The Cuban Government’s War on Roberto Guerra
Beaten in the street for reporting on human rights in Cuba.
Look at his face. Wherever you are in the world, wherever you’re currently reading these words, please—look at the beating that one Cuban has inflicted on another, all in the name of politics.
- Is it worth-while to focus on the last images and letters coming from the inside of the last living utopia on Earth? Is Cuba by now a contemporary country or just another old-fashioned delusion in the middle of Nowhere-America? A Cold-War Northtalgia maybe? Can we expect a young Rewwwolution.cu within that Ancien Régime still known as The Revolution? I would like to provoke more questions than answers.
- Orlando Luis Pardo Lazo was born in Havana City and still resides and resists there, working as a free-lance writer, photographer and blogger. He is the author of Boring Home (2009) and is the editor of the independent opinion and literary e-zine Voces.
He is a Cuban freelance journalist who carries out his communicative, peaceful work on the island, nothing more. Yet this is exactly what has cost him so dearly. Too dearly.
On Wednesday June 11, 2014, in Nuevo Vedado, Havana, Guerra was attacked in the middle of the street. No one around him was brave enough to come to his aid. The police never turned up either. While his attacker, who seemed to come out of nowhere, was laying into him with his fists, he yelled: “This is for keeping freelance journalists’ money.”
His attacker accused him of theft, which was a lie. However, in doing so, he let him know that this was not a random attack, but a political punishment. In any case, the attack was a grave warning on top of the anonymous death threats that Guerra has already received in the past weeks for his denunciation of human rights violations in Cuba. It was also a response to the bravery he has shown in taking “the voice of those who have no voice” to international forums, including the Inter-American Commission on Human Rights in Washington, D.C. and the Oslo Freedom Forum in Norway .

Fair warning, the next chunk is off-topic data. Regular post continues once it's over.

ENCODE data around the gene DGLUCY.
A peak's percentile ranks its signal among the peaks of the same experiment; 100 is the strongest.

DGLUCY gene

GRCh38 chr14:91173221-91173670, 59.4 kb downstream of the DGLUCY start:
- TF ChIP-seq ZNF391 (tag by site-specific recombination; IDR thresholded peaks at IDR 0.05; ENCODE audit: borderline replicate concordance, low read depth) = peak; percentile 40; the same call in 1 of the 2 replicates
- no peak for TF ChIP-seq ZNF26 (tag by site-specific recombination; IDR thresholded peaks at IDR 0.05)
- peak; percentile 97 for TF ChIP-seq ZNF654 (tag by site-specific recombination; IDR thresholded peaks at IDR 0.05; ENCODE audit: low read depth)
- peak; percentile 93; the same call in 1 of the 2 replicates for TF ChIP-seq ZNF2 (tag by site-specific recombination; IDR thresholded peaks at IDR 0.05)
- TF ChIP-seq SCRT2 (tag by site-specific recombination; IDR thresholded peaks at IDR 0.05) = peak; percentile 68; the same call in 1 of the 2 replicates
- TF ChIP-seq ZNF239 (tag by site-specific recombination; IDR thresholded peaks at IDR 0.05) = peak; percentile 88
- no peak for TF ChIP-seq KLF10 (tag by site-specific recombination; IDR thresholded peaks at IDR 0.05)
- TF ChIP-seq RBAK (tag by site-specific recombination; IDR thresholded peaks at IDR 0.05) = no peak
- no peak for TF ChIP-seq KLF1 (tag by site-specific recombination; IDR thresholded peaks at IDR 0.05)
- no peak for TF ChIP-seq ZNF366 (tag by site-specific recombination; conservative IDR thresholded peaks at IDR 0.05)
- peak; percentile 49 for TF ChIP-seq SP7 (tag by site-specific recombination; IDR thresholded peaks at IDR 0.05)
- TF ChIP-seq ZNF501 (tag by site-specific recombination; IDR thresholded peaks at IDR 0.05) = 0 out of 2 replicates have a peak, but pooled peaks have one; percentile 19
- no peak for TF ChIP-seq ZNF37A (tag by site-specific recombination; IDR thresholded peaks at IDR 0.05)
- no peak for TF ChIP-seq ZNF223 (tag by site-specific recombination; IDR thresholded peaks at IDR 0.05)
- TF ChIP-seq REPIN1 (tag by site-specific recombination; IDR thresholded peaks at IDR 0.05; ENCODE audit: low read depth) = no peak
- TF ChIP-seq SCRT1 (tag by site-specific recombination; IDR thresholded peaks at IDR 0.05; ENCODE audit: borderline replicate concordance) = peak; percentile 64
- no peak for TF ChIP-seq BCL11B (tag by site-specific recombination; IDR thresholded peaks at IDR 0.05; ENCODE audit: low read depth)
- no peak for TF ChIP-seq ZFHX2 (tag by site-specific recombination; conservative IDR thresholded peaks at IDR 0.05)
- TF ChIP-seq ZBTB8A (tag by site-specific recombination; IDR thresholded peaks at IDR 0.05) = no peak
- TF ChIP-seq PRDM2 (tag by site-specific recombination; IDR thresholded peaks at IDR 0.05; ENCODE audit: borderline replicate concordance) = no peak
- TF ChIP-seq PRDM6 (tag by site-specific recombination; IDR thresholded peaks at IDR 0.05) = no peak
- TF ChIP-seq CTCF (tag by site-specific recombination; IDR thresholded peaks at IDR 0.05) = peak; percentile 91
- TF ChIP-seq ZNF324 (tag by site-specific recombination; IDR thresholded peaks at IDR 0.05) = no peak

#Cuba Mi vida esta en peligro pero continuare informando pues es mi derecho
— Roberto J. Guerra (@HablemosPress) June 11, 2014
“My life is in danger but I will continue informing because it is my right”
Guerra is a former political prisoner and the founder-leader of the Hablemos Press agency for freelance journalists, which is based out of his small apartment in central Havana. Both his and his wife’s cell phones are monitored and blocked at random. His family and friends have been coerced in a thousand different ways into betraying him. State police officials have warned him to get out of Cuba while he still can, but a lot of the abusive action taken against him has been carried out by men in civilian clothing, such as the man who beat him up on June 11. This murderous secrecy is the most sinister feature of Cuba’s State Security.
Look at his face. Your solidarity could prevent this government cruelty from ending in tragedy.